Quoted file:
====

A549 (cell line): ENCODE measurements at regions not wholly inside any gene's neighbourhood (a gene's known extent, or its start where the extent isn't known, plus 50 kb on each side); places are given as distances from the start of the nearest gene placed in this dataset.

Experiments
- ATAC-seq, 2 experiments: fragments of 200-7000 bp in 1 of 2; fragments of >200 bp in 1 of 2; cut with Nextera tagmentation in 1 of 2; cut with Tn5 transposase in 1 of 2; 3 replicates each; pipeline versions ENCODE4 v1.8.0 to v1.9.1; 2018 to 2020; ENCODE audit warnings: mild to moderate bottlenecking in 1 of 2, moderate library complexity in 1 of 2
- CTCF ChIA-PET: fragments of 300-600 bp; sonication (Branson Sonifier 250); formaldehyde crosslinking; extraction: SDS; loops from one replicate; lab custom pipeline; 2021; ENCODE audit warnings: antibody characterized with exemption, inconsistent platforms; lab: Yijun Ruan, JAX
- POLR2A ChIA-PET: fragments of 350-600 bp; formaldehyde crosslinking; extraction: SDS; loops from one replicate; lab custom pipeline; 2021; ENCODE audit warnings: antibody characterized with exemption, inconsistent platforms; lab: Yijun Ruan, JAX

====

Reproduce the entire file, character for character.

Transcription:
A549 (cell line): ENCODE measurements at regions not wholly inside any gene's neighbourhood (a gene's known extent, or its start where the extent isn't known, plus 50 kb on each side); places are given as distances from the start of the nearest gene placed in this dataset.

Experiments
- ATAC-seq, 2 experiments: fragments of 200-7000 bp in 1 of 2; fragments of >200 bp in 1 of 2; cut with Nextera tagmentation in 1 of 2; cut with Tn5 transposase in 1 of 2; 3 replicates each; pipeline versions ENCODE4 v1.8.0 to v1.9.1; 2018 to 2020; ENCODE audit warnings: mild to moderate bottlenecking in 1 of 2, moderate library complexity in 1 of 2
- CTCF ChIA-PET: fragments of 300-600 bp; sonication (Branson Sonifier 250); formaldehyde crosslinking; extraction: SDS; loops from one replicate; lab custom pipeline; 2021; ENCODE audit warnings: antibody characterized with exemption, inconsistent platforms; lab: Yijun Ruan, JAX
- POLR2A ChIA-PET: fragments of 350-600 bp; formaldehyde crosslinking; extraction: SDS; loops from one replicate; lab custom pipeline; 2021; ENCODE audit warnings: antibody characterized with exemption, inconsistent platforms; lab: Yijun Ruan, JAX